The Filipino workers say they were recruited by the bakery owners with a promise: Join us as we launch a new business in the United States, and we'll double — or even quadruple — your pay. But when the first workers arrived in Southern California in 2012 under a little-known visa program for foreign...
The Filipino workers say they were recruited by the bakery owners with a promise: Join us as we launch a new business in the United States, and we'll double — or even quadruple — your pay.
But when the first workers arrived in Southern California in 2012 under a little-known visa program for foreign investors and their employees, reality set in, according to a lawsuit filed this week by 11 current and former employees of L'Amande French Bakery in Beverly Hills and Torrance.
Bakery owners Ana and Goncal Moitinho de Almeida forced workers to put in 17-hour days for less than minimum wage and no overtime pay, the complaint alleges. It says one worker was paid only $100 for a month's work.
Additionally, workers said they had to do construction projects at a Long Beach apartment complex owned by the Almeidas as well as cleaning and landscaping at the couple's Rolling Hills Estates home. For months, workers said, they slept on the floor in the home's laundry room and were paid just over $2 an hour.
The lawsuit accuses the Almeidas of labor violations, human trafficking, and retaliation after several workers who cooperated with a state investigation of the bakery were fired.
The Almeidas, who did not respond to requests for comment, were ordered last year by the California labor commissioner's office to pay nearly $250,000 in overtime wages to workers, plus penalties, said Julia Bernstein, a spokeswoman for the California Department of Industrial Relations.
L'Amande French Bakery complaint
The couple appealed, and a hearing is set for May.
Lawyers for the workers place part of the blame on the temporary worker program that they say the Almeidas all too easily exploited.
Most foreign workers are barred from changing jobs, even if they are underpaid. Those who speak out about labor violations may face retaliation or be sent home.
"Workers are trapped," said Nicole Gon Ochi, an attorney with the Los Angeles chapter of Asian Americans Advancing Justice, which filed the complaint with the law firm Latham & Watkins. "They're stuck between a rock and a hard place because their status is tied to their employer."
There's no end to the creative use and misuse of these programs. — Cathleen Caron, executive director of Global Worker Justice Alliance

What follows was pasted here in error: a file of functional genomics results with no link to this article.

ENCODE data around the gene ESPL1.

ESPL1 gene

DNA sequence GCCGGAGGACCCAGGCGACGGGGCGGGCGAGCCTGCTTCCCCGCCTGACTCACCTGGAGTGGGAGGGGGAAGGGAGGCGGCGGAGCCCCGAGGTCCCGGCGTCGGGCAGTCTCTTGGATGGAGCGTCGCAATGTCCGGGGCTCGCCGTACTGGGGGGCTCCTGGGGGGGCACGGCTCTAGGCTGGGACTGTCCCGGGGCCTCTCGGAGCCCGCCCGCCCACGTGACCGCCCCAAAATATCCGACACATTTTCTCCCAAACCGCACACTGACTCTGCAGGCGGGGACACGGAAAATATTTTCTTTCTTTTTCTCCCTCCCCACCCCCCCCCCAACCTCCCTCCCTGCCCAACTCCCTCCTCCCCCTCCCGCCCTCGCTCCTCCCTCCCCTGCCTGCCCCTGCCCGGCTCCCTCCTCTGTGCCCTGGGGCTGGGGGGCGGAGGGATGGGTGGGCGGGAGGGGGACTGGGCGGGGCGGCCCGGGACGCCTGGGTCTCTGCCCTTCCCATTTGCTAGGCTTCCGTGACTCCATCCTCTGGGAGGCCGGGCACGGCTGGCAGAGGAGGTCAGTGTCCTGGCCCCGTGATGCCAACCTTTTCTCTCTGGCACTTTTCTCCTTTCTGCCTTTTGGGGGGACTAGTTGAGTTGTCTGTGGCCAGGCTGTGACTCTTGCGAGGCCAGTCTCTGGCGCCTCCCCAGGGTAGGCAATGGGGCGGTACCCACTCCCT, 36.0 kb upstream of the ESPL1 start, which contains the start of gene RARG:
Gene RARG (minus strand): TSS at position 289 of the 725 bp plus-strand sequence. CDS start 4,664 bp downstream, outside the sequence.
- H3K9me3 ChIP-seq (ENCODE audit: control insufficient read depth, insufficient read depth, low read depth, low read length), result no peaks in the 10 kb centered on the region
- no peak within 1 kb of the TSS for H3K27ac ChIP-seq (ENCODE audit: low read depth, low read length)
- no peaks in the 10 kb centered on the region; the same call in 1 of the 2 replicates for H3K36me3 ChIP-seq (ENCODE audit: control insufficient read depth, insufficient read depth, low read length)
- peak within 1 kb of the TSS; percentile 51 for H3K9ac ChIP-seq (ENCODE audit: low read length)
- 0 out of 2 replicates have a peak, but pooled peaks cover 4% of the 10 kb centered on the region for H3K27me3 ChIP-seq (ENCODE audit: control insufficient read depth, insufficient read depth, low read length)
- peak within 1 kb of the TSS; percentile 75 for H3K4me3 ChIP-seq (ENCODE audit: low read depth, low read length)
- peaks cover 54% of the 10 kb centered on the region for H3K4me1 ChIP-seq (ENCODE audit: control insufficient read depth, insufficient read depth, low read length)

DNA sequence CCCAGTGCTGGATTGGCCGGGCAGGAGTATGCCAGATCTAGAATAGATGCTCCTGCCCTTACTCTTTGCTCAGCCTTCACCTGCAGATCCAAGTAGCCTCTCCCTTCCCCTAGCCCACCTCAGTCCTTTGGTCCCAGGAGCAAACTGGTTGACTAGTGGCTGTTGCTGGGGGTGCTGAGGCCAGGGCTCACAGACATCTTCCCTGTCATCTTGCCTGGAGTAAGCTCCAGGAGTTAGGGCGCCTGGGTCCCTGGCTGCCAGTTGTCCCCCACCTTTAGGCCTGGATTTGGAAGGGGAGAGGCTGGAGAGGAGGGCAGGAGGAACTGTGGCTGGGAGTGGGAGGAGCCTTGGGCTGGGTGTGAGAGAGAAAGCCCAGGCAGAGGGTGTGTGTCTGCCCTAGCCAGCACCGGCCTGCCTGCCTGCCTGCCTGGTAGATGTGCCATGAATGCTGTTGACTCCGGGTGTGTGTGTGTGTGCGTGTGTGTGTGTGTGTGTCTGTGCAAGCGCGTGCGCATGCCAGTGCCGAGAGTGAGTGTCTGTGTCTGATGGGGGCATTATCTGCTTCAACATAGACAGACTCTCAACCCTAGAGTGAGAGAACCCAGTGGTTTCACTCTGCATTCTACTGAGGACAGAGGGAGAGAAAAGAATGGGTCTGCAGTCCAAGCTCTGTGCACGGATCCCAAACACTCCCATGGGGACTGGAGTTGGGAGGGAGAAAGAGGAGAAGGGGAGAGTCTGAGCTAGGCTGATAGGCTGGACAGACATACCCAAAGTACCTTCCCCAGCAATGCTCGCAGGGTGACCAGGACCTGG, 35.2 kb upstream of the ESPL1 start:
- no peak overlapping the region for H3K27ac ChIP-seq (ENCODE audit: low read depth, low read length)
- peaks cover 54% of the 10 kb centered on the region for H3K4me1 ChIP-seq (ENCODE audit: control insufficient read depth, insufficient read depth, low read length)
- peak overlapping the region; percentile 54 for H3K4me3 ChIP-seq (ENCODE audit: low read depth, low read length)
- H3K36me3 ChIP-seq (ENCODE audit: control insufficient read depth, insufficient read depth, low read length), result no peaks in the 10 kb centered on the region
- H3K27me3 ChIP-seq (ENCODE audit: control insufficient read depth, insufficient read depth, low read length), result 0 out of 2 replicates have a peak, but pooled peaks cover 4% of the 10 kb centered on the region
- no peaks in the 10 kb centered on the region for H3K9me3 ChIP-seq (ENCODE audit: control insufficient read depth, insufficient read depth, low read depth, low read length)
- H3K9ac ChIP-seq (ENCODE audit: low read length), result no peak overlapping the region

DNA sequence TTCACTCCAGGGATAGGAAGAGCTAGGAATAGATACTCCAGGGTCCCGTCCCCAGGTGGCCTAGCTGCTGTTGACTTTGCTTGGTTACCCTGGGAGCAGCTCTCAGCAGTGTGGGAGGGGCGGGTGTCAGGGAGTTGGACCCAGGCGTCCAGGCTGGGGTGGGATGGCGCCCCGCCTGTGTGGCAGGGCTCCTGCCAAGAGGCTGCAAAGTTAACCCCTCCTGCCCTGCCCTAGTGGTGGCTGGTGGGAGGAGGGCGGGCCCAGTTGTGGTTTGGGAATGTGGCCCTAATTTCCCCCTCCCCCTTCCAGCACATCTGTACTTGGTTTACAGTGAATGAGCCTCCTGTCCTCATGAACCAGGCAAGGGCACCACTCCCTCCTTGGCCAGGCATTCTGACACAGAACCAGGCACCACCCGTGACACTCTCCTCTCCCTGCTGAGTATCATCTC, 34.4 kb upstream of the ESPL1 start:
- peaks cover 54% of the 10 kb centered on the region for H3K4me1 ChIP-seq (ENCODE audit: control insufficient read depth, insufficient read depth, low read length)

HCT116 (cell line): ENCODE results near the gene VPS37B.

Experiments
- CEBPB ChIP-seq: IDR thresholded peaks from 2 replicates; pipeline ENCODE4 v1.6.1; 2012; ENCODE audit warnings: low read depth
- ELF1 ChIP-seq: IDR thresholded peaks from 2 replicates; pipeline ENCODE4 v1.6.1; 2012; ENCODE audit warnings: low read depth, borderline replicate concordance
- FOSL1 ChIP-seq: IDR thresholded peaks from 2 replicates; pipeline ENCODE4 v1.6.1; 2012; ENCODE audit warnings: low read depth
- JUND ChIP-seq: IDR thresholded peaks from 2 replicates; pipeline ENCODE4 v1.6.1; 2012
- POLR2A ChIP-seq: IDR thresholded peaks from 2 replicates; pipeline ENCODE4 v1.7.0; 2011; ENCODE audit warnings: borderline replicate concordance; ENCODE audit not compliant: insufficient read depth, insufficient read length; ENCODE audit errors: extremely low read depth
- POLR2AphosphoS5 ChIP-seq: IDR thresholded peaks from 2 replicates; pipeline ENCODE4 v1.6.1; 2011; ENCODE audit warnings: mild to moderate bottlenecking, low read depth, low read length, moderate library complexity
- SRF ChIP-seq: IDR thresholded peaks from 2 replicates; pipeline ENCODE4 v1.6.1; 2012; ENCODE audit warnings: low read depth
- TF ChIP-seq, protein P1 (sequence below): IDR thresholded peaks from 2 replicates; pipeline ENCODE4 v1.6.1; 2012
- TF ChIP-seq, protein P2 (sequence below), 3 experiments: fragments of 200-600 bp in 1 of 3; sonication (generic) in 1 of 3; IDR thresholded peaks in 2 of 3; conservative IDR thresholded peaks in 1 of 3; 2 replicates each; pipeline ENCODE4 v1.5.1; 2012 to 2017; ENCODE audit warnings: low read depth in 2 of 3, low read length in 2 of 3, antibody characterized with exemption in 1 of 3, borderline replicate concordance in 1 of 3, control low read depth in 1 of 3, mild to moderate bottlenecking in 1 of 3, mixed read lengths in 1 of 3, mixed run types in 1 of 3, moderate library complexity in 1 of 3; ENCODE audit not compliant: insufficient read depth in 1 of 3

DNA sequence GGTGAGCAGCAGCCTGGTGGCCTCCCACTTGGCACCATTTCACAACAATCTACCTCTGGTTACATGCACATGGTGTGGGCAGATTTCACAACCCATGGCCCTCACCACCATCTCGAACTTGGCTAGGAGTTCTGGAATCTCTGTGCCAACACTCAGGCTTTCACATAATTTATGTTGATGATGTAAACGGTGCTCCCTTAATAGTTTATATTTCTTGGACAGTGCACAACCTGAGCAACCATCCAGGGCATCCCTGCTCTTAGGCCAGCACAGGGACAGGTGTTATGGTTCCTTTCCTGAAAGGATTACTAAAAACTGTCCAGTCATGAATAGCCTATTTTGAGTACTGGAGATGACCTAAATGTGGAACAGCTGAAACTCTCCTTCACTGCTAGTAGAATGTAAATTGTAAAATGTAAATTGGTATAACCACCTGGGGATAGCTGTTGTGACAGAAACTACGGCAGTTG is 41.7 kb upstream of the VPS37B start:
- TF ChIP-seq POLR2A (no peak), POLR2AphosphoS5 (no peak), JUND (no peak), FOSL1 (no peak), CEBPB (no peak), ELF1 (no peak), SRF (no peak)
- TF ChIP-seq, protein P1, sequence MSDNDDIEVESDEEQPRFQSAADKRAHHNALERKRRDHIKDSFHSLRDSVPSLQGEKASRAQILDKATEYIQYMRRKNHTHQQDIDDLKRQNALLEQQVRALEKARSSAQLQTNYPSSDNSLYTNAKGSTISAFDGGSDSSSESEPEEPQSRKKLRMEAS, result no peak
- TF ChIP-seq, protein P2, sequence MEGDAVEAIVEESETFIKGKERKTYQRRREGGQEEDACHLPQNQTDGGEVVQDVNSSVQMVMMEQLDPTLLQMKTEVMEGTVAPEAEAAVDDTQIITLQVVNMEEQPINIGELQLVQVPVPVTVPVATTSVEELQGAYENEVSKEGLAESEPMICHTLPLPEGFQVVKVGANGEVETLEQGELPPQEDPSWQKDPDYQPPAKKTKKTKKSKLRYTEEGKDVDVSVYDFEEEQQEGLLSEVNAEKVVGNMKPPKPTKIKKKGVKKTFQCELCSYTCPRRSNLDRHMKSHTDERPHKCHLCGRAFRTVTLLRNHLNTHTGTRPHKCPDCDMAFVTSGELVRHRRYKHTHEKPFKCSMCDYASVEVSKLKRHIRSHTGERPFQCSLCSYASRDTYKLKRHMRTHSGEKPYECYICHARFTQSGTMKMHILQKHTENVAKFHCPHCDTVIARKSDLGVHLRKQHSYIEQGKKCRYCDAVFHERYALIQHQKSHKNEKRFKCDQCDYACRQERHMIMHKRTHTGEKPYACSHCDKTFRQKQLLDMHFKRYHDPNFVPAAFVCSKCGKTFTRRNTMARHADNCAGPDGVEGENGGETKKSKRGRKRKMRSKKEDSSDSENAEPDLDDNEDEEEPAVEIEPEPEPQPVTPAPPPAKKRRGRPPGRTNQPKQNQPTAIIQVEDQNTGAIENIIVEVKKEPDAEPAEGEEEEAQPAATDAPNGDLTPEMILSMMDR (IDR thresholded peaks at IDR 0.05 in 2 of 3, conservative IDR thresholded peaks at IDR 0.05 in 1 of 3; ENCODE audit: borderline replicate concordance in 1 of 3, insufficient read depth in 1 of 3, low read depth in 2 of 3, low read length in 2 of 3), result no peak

The 11 Filipino workers came to the U.S. on E-2 visas, which give immigrants with specialized skills authorization to work for a foreign national who has invested a substantial amount of money in a U.S.-based business.
Federal statistics show the number of E-2 visas issued by the State Department has risen sharply in recent years, from 24,033 in fiscal year 2009 to 35,272 four years later.
But once the workers arrive on U.S. soil, experts said, there is little oversight to make sure they are doing specialized work and are being paid what they were promised.
A patchwork of dozens of unevenly regulated visa categories allow employers to bring foreigners to the U.S.
Some, such as the H-2A program for agricultural guest workers, are overseen by the Department of Labor. Others, including E-2 visas, are administered by the Department of Homeland Security or the State Department, agencies with less experience in labor enforcement.
That opens the door for abuse, advocates say, such as in the case of a Thai national who pleaded guilty in 2010 to underpaying several employees he brought to the U.S. on E-2 visas to work at his restaurant chain in Colorado.
"There's no end to the creative use and misuse of these programs," said Cathleen Caron, executive director of Global Worker Justice Alliance, which helps workers who have returned to their home countries with labor claims against U.S. employers.
"Workers are coming for a short amount of time to a place they've never been and they don't know where to turn for help," Caron said. "Sometimes employers really foster that isolation."
Bakery worker Louise Luis, 40, said her bosses told workers not to socialize and barred them from leaving the house without permission.
When workers complained, Luis said, the Almeidas told them each worker owed $11,000 for the cost of their visas and airfare. She said the Almeidas threatened to have deported any worker who took part in the state investigation.
"This is not what I signed up for," said Luis, who spoke Thursday at an emotional news conference with several of her former colleagues.
Labor unions have long called for reform of work visa programs, arguing that they depress wages for U.S. workers and create a group of vulnerable second-class citizens. Business interests say abuse is rare and the visas help buoy the economy.
In November, as a part of a series of executive actions on immigration, President Obama directed federal agencies to outline a plan to streamline and modernize the visa system in part to "combat waste, fraud and abuse." A working group has not yet made its recommendations public.
Advocates have called for a single visa program, with more oversight, and have pushed to make it easier for workers who report abuse to stay in the U.S. if they are fired.
The bakery workers are seeking T visas, for victims of human trafficking. If they aren't granted protected status, they will have to go home.